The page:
Aung San Suu Kyi’s refusal to condemn attacks on Muslims in Myanmar has dimmed the Nobel laureate’s lustre among global rights campaigners, but observers say her reticence will do her no harm with voters.
Nearly a month after religious riots killed 43 people in central Myanmar, the former political prisoner turned lawmaker finally voiced sympathy for Muslims targeted by violence that saw mosques and homes razed.
But Suu Kyi again failed to clearly condemn attacks against Muslims — who represent an estimated four percent of the population — or hate speech by some extremist Buddhist monks.
Instead, as in 2012 when two waves of violence between the stateless Rohingya Muslims and ethnic Rakhine Buddhists caused more than 180 deaths in the west, the opposition leader more indirectly urged respect for the “rule of law”.
“They did not feel they belonged anywhere else and you are just sad for them that they are made to feel they did not belong to our country either,” she said of Myanmar’s Muslims last week during a visit to Japan.
But Suu Kyi, who won the Nobel Peace Prize in 1991 and endured years of house arrest, defended the restrained nature of her remarks and said: “I am sorry if people do not find my comments interesting enough to acknowledge them.”
Rights groups say her comments, delivered late and without criticism of the perpetrators of violence, sit uncomfortably with her position as a democracy champion who led a long fight against Myanmar’s former military junta.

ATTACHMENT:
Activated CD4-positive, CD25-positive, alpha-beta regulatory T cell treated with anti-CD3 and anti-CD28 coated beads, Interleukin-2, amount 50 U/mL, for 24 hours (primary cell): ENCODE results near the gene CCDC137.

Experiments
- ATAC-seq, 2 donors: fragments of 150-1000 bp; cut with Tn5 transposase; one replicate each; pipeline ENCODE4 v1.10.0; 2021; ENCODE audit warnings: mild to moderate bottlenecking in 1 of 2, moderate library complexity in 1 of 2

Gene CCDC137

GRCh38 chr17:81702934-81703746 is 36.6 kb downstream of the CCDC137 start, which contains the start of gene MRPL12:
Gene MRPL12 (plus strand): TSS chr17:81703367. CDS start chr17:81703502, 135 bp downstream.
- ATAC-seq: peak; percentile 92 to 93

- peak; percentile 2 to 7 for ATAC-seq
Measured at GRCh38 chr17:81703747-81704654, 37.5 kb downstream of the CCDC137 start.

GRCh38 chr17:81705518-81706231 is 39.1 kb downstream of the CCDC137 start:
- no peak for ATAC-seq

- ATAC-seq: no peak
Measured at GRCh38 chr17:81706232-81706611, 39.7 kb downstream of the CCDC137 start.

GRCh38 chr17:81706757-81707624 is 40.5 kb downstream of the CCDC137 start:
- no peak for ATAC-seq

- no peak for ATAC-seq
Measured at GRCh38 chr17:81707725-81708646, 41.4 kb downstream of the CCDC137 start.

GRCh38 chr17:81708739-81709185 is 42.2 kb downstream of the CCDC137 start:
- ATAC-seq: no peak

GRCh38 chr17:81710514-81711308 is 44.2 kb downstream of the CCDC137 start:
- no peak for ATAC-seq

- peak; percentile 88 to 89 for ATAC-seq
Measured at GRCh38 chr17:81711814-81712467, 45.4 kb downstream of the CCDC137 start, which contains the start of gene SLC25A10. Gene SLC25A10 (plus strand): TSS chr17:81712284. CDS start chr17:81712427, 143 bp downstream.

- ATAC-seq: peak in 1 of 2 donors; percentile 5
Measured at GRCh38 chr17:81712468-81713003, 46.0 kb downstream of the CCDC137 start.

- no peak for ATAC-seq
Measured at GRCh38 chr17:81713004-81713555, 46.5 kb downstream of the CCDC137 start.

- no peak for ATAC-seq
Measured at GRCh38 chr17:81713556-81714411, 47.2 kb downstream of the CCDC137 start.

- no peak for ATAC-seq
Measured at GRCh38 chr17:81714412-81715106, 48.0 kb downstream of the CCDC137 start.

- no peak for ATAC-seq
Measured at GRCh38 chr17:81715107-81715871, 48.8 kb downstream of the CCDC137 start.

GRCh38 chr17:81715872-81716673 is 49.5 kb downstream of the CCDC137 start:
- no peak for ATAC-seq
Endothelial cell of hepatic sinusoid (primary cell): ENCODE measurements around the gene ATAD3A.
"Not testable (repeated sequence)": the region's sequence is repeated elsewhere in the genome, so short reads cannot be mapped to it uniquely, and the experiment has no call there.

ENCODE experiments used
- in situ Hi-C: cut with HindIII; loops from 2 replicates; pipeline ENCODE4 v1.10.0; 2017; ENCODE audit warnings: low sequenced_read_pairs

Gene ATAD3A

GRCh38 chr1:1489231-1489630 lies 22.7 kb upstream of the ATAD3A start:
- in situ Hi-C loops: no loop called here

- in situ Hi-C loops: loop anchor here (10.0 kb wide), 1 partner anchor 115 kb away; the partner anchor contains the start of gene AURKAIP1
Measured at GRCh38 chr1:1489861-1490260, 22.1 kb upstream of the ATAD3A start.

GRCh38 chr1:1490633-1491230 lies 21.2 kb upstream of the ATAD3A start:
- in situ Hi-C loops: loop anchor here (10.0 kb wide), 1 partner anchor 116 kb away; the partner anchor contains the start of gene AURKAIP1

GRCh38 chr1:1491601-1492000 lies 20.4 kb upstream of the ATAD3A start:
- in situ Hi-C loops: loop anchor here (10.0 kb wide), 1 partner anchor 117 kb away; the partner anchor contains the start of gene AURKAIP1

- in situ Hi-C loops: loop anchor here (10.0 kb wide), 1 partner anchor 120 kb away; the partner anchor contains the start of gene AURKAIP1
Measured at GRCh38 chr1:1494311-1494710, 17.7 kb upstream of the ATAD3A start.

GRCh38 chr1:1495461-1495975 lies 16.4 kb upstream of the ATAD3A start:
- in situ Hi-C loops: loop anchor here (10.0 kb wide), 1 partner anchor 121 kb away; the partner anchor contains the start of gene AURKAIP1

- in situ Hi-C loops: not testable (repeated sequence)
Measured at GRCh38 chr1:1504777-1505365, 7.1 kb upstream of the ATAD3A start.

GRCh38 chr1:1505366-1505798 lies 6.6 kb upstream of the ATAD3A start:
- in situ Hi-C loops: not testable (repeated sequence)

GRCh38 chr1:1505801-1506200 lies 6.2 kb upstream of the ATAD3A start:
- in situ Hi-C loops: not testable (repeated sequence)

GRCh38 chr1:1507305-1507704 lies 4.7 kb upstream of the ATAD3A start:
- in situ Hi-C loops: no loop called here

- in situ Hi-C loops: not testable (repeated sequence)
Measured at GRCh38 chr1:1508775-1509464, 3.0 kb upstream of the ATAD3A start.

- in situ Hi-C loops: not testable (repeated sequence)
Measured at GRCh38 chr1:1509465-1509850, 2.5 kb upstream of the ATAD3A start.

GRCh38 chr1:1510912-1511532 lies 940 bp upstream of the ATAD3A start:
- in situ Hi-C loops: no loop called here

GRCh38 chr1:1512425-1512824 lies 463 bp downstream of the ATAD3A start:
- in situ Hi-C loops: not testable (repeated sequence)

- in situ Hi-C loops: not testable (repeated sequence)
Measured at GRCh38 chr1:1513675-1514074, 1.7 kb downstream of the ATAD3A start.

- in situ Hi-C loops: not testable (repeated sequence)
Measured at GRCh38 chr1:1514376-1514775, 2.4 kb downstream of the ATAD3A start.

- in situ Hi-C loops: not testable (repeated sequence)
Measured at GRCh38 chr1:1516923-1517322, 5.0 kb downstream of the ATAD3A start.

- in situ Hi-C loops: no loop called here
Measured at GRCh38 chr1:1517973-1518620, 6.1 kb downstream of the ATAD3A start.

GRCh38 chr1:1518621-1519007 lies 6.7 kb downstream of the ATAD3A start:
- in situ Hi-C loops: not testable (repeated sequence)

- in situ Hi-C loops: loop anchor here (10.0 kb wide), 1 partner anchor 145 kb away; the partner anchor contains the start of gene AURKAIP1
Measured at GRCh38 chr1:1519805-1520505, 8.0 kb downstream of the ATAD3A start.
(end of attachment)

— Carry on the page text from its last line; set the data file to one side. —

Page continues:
“I’m glad she is in some ways recognising that these people are facing a very, very difficult situation” but “there has to be more than just her feeling sad,” said Phil Robertson of Human Rights Watch.
“The burden of action here lies with the government, but she is not an ordinary opposition leader either… and this is where some of this moral authority built up over the years needs to be used,” he added.
For their part Myanmar’s ethnic minorities harbour suspicions of the Burman majority group — including Suu Kyi — and complain that discrimination endures under Myanmar’s civilian-led reformist government.
The Rohingya in particular feel let down by Suu Kyi.
Some 800,000 of the minority group, considered by the UN as one of the most persecuted in the world, live in Rakhine State where tens of thousands of people were displaced by the violence last year and still languish in makeshift camps.
Human Rights Watch has accused security forces of allowing and in some cases leading assaults against the Rohingya.
Abu Tahay from the National Democratic Party for Development, which represents the Rohingya, said Suu Kyi has an “obligation” to intervene given her status as daughter of independence hero Aung San and a “democratic icon”.
Yet he stepped back from openly criticising the leader of the National League for Democracy (NLD) — which is tipped to win general elections in 2015 that could install Suu Kyi as Myanmar’s president.
Suu Kyi’s core constituency in the dominant Burman population sees the Rohingya as worthless illegal immigrants, and any offers of support may haunt her at the elections.